What makes an essay good? Most of you probably think you rarely encounter essays in your daily lives; you may think you have no fixed conviction about what makes one essay better than another, but my hypothesis is that we all encounter essays every day and that we have a remarkable level of agreement on what makes an essay good. Each time we tell someone what we think and why we think it we are producing an essay, though it may be in spoken rather than written form. Probably the most accessible essays in popular culture are newspaper editorials. Most of them are models of what a good essay should be, and you have read plenty of them, or at least I hope you will during this course.
Log Cabin Method
Essays, like buildings, exist in several different forms — elaborate, simple, unusual, creative, shocking, bizarre, weird, funny, or cuckoo. There is no one way to design a good essay or building. BUT there is a simple log cabin method which every essay architect should learn to use anytime, anywhere, fast, on the spot. If you can design one of these log cabin essays, this skill will help you in all the more elaborate and creative structures you may build in the future. If you cannot write an essay according to this simple log cabin method, there is a real danger that the first 3.5 temblor to hit your essay will knock it down because, if your essay lacks these basic elements, it is not firmly constructed. Good essays, no matter how creative or elaborate, no matter how different in appearance from a log cabin, still have the basic principles of construction that the simplest log cabin has. You may not see them at first, but, in one form or another, these principles are there.
Good essays have the following three characteristics. I insist that all the essays you write in any course you take from me must also have these characteristics. (1) The essay is organized to support a clear main point, or hypothesis, which is stated in just a few words at the beginning of the essay, in the first paragraph or even in the title. (2) The main arguments supporting the hypothesis are easily identifiable. They provide the structure of the essay and may even be stated numerically at the beginning, as I am doing here. (3) Finally, a good essay anticipates possible objections and answers them. Let’s examine these three characteristics one by one.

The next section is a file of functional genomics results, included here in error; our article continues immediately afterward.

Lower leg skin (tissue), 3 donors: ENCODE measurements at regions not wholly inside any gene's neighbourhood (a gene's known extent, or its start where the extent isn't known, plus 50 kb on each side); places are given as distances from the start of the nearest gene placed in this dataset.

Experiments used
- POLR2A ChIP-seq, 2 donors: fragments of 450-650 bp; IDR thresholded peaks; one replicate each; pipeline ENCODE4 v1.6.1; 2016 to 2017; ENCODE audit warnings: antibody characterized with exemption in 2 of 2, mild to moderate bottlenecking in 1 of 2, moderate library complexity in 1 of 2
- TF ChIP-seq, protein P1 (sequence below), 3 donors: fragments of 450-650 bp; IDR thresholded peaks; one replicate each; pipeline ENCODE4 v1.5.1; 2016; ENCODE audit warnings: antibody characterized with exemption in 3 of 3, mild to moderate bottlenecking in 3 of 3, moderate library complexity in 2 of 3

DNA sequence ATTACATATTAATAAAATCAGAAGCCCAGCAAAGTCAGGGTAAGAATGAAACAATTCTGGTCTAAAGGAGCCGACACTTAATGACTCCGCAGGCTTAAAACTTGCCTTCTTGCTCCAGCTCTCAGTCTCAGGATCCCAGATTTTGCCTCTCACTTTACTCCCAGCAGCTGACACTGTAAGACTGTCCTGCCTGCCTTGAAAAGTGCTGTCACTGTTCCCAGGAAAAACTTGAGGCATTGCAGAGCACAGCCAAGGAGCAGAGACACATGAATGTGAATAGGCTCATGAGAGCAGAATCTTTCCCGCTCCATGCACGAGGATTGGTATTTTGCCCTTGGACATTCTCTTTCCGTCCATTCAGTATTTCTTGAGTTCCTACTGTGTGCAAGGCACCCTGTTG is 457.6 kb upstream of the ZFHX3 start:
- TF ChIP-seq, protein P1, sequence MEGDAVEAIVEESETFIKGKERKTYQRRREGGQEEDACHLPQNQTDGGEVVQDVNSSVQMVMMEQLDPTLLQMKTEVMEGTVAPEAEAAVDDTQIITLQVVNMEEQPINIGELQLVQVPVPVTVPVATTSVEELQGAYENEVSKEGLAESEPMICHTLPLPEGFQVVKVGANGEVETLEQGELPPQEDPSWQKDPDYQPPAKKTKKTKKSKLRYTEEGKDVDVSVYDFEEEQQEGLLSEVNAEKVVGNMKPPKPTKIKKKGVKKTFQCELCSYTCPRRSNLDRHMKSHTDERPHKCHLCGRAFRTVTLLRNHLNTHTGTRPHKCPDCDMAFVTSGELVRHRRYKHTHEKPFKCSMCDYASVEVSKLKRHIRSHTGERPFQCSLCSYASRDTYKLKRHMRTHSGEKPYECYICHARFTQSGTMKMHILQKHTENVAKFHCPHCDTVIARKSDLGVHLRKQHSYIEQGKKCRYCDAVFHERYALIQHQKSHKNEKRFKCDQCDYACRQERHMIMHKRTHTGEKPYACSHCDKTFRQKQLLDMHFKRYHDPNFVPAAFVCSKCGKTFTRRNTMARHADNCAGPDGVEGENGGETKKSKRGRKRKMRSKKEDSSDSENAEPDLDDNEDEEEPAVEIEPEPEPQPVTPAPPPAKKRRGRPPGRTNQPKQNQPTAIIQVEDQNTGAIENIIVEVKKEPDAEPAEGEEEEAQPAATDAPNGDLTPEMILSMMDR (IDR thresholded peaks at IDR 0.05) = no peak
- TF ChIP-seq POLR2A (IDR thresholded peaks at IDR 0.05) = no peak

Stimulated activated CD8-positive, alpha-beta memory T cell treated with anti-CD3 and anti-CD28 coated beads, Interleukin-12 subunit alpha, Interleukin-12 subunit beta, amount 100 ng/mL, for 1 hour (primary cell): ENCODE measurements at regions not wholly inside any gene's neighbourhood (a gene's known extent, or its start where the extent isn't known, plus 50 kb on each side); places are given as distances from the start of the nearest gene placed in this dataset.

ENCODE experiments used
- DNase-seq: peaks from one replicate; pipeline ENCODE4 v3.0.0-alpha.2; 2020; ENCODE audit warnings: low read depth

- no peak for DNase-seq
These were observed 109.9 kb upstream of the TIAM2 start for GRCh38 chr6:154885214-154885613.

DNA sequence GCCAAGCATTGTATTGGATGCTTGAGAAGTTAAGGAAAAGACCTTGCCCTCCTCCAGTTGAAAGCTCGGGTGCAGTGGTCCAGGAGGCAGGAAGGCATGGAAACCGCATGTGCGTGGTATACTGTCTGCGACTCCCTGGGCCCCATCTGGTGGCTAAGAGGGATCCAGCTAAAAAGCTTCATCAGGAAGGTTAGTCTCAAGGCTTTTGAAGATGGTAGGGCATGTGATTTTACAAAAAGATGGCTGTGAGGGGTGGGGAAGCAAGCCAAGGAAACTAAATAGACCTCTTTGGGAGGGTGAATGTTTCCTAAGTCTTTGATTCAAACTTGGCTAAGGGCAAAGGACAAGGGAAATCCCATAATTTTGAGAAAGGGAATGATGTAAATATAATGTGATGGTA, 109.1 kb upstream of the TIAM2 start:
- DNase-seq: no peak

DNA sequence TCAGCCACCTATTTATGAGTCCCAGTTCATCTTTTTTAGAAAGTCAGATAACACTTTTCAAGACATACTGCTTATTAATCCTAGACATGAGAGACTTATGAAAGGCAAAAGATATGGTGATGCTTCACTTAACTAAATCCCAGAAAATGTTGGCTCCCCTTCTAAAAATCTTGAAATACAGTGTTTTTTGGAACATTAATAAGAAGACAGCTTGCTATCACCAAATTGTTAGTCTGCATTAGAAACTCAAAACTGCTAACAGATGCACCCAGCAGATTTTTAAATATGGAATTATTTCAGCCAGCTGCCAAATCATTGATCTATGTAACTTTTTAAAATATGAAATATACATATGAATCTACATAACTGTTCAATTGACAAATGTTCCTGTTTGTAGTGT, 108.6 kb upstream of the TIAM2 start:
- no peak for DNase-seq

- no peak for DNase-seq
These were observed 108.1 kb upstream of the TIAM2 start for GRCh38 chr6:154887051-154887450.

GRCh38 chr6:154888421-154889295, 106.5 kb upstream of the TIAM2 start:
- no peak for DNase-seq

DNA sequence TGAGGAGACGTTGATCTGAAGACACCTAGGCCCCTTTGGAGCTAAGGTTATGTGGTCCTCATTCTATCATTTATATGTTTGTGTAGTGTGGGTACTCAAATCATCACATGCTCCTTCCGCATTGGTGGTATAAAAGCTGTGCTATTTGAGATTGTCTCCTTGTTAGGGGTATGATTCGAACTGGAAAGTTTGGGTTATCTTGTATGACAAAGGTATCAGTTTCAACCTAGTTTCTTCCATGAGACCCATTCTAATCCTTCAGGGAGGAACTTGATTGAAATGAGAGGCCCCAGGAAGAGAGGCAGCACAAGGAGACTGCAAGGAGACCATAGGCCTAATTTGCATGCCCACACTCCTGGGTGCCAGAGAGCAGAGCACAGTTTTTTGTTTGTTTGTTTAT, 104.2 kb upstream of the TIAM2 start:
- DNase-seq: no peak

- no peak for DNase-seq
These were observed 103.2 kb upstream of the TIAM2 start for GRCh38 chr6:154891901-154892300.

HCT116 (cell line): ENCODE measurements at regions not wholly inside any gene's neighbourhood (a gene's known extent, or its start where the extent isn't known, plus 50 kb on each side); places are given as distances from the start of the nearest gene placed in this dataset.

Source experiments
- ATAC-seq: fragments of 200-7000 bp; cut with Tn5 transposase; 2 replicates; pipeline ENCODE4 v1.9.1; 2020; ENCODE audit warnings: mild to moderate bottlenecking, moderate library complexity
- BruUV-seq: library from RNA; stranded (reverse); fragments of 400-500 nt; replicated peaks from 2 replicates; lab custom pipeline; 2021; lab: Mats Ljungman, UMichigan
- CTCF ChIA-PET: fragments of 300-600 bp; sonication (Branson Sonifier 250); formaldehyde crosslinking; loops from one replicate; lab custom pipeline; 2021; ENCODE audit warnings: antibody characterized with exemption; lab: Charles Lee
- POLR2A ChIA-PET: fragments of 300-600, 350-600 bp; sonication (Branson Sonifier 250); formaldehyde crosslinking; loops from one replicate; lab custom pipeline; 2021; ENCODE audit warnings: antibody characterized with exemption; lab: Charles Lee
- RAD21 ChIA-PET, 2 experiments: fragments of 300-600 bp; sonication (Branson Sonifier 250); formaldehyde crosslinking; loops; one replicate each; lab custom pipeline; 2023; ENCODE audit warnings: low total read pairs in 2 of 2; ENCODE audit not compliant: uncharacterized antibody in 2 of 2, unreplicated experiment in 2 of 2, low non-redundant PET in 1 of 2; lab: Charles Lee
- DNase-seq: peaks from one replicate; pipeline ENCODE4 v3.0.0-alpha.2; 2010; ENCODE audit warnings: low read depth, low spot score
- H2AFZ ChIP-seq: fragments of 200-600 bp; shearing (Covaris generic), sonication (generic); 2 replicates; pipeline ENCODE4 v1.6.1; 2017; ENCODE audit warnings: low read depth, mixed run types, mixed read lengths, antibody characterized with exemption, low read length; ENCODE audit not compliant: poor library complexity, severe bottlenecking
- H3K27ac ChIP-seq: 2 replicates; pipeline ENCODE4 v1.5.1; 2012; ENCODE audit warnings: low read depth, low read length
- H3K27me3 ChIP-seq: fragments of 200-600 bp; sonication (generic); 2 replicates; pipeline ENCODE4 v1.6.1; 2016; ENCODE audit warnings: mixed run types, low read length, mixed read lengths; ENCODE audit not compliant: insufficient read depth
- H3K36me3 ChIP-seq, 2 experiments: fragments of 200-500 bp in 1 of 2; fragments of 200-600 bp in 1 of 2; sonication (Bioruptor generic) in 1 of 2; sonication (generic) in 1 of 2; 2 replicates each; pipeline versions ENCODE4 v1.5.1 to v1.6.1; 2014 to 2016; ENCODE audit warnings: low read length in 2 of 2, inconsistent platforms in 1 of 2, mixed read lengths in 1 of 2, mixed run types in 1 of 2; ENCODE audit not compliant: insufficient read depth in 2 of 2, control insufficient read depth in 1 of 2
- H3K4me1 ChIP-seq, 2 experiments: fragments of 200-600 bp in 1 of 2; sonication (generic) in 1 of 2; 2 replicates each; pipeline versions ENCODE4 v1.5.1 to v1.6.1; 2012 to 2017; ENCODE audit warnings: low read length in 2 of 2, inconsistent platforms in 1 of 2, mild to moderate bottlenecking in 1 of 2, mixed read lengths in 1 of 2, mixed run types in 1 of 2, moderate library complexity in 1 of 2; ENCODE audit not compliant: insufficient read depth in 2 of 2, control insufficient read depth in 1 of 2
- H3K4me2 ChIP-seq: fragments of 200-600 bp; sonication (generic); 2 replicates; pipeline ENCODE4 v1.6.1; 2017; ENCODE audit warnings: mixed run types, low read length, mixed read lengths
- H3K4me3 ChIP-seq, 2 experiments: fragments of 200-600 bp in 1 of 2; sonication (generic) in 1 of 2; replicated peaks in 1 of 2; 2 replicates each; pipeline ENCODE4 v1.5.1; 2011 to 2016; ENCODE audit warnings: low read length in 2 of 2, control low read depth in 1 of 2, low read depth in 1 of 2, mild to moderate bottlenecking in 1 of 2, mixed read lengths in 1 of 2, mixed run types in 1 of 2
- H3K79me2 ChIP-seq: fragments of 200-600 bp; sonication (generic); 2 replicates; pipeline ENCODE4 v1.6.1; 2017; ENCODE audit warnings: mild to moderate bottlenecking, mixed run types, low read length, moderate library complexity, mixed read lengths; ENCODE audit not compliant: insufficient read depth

Make Your Hypothesis Interesting!
First, an essay needs to be interesting. It needs to have personality, character, soul. Read at least three essays by the inventor of the modern essay, Michel de Montaigne. (Look him up on the web if you’ve never read his stuff.) Montaigne’s personal stamp is on every essay he writes. What he says and the way he says it are his uniquely. Style and substance are perfectly attuned to each other, and their tune is the unique personhood of Michel de Montaigne. Give your essay the unique stamp of your personhood, humor and all.
Beware of parking lots, my friends. Many of you think that, when you have finally reached (across so many freeways and all their accompanying barbarisms and indignities) a large university, you are supposed to leave your person in your car, all locked up and safe (though perhaps hot), ready for your perusal and enjoyment once again when you finally (after even more barbarisms and indignities) get back to your car. I sincerely question this assumption. I think there is a case to be made for taking your person out of the car and bringing it with you to the building in which your classroom is located and perhaps even to that classroom itself. You could keep your person cleverly concealed in your purse, wallet, or (like me) assorted canvas bags. Maybe no one will even notice you have a person or (heaven forbid — promise you won’t tell) ARE one. Really. The indignities we suffer just in trying to get TO the campus and then, especially during the first week of classes (when students